Sen. Tommy Norment's so-called "oyster bill" is headed for a floor vote, despite the fact that York County is "offended" by even a watered-down version of the original. Walt Zaremba of York's Board of Supervisors said SB1190 - submitted by Norment on behalf of Greg Garrett, a wealthy York resident - still circumvents local authority.I confess, I hadn't heard of this before. I'm not quite sure how I come down on this. Clearly, this was a special interest law, drafted to benefit a particular person, and yet, it seems likely to make entry into oyster aquaculture easier for a large number of people, those with agricultural land bordering the bay. I think increased oyster aquaculture is generally a good thing, as it will take pressure off the "wild" oysters in the bay, by providing another source.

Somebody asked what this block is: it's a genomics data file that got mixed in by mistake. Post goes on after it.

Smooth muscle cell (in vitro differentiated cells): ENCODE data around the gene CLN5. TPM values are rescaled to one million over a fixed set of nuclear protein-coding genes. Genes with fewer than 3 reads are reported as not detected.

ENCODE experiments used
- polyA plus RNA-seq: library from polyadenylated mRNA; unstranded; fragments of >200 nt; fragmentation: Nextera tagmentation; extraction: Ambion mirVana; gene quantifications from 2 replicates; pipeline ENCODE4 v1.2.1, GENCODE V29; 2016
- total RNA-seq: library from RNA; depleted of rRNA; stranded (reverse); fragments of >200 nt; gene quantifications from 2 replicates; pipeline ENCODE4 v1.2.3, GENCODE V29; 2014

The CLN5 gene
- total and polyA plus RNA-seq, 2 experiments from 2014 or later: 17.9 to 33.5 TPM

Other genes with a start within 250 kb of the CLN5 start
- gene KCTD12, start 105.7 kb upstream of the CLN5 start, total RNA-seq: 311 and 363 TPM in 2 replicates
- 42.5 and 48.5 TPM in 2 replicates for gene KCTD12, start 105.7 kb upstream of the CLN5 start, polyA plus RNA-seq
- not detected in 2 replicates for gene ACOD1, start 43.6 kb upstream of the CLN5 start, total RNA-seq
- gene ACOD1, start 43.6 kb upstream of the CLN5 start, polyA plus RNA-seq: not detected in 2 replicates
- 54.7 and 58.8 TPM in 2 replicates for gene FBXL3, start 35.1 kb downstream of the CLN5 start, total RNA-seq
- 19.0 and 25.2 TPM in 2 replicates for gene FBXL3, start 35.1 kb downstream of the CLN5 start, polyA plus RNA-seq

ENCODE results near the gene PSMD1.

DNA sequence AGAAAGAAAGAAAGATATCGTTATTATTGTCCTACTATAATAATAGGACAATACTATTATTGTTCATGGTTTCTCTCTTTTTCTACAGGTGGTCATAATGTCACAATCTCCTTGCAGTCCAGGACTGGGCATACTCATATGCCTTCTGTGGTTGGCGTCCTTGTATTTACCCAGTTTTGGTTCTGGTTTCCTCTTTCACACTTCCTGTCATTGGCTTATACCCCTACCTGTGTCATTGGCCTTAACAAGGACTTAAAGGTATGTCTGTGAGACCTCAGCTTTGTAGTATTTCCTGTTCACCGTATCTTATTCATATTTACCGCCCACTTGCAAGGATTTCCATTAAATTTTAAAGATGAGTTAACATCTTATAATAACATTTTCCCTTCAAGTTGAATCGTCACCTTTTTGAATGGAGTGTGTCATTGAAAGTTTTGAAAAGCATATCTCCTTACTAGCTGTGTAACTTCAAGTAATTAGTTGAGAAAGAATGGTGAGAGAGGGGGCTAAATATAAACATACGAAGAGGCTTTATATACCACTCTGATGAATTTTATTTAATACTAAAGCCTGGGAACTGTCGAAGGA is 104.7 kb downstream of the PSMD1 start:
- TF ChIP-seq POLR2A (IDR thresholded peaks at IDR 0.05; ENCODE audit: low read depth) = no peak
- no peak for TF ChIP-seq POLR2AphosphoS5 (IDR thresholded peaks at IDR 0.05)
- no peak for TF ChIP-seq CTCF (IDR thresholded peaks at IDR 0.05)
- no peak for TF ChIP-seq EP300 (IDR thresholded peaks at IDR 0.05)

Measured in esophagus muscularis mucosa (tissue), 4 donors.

The back story on the bill: Garrett wants to establish an oyster farm at his waterfront property, an operation that could be one of the largest of its kind in the state. After neighbors objected, the county's planning commission gave the project thumbs down. Garrett went to Norment, who wrote a bill that would place aquaculture under the Right to Farm Act, a move that could have widespread implications for shoreline property.
The latest version of Norment's bill would do the same but limits aquaculture to piers attached to land with agricultural zoning.
Tuesday, February 8, 2011
Virginia Bill Equates Oyster Aquaculture with Farming
Modified 'oyster bill' advances over York County objections